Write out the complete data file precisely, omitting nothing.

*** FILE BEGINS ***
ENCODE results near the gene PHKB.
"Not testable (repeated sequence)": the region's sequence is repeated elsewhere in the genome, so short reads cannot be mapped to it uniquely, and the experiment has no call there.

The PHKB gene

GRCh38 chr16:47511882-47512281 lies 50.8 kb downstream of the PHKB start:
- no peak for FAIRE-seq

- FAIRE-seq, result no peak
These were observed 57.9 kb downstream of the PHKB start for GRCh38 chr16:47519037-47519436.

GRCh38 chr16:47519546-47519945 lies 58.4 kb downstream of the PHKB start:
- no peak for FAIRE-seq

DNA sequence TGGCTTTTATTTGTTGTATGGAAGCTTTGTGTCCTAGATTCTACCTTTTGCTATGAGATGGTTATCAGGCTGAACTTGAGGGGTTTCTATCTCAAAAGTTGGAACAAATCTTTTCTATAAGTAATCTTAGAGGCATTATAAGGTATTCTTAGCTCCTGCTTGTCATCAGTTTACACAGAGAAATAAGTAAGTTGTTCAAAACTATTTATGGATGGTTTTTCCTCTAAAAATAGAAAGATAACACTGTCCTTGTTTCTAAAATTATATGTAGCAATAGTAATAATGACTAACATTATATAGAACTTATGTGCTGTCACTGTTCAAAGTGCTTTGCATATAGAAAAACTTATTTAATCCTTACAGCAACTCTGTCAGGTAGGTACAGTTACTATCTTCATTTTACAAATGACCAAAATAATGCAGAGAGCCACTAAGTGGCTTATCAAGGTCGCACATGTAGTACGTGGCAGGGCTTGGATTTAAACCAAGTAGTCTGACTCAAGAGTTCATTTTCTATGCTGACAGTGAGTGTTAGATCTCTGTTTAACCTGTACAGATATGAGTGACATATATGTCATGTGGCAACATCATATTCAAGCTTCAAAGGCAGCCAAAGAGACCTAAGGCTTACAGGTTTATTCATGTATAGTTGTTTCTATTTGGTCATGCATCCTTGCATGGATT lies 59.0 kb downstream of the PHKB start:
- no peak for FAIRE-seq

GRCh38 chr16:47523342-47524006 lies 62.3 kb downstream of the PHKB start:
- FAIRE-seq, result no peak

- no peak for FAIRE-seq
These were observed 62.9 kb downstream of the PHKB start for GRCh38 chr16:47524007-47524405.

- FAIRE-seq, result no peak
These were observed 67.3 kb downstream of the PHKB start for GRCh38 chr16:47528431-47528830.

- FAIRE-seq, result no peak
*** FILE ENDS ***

ENCODE results near the gene PHKB.
"Not testable (repeated sequence)": the region's sequence is repeated elsewhere in the genome, so short reads cannot be mapped to it uniquely, and the experiment has no call there.

The PHKB gene

GRCh38 chr16:47511882-47512281 lies 50.8 kb downstream of the PHKB start:
- no peak for FAIRE-seq

- FAIRE-seq, result no peak
These were observed 57.9 kb downstream of the PHKB start for GRCh38 chr16:47519037-47519436.

GRCh38 chr16:47519546-47519945 lies 58.4 kb downstream of the PHKB start:
- no peak for FAIRE-seq

DNA sequence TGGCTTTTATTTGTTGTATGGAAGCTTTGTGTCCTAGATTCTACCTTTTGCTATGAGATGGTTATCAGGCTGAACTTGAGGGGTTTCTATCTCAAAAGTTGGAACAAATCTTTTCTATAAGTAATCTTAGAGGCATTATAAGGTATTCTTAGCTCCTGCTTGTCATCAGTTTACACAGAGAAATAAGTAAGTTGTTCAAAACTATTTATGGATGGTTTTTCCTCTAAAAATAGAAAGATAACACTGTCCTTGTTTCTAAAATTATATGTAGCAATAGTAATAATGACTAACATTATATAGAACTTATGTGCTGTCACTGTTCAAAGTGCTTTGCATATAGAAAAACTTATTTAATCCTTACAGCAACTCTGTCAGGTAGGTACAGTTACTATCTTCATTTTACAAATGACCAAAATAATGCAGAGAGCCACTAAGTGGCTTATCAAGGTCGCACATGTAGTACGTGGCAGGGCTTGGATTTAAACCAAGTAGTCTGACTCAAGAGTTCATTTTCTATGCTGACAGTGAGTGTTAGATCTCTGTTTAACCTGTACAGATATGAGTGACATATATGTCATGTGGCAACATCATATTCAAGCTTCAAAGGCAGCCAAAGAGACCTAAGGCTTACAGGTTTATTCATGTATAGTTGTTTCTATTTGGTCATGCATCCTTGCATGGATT lies 59.0 kb downstream of the PHKB start:
- no peak for FAIRE-seq

GRCh38 chr16:47523342-47524006 lies 62.3 kb downstream of the PHKB start:
- FAIRE-seq, result no peak

- no peak for FAIRE-seq
These were observed 62.9 kb downstream of the PHKB start for GRCh38 chr16:47524007-47524405.

- FAIRE-seq, result no peak
These were observed 67.3 kb downstream of the PHKB start for GRCh38 chr16:47528431-47528830.

- FAIRE-seq, result no peak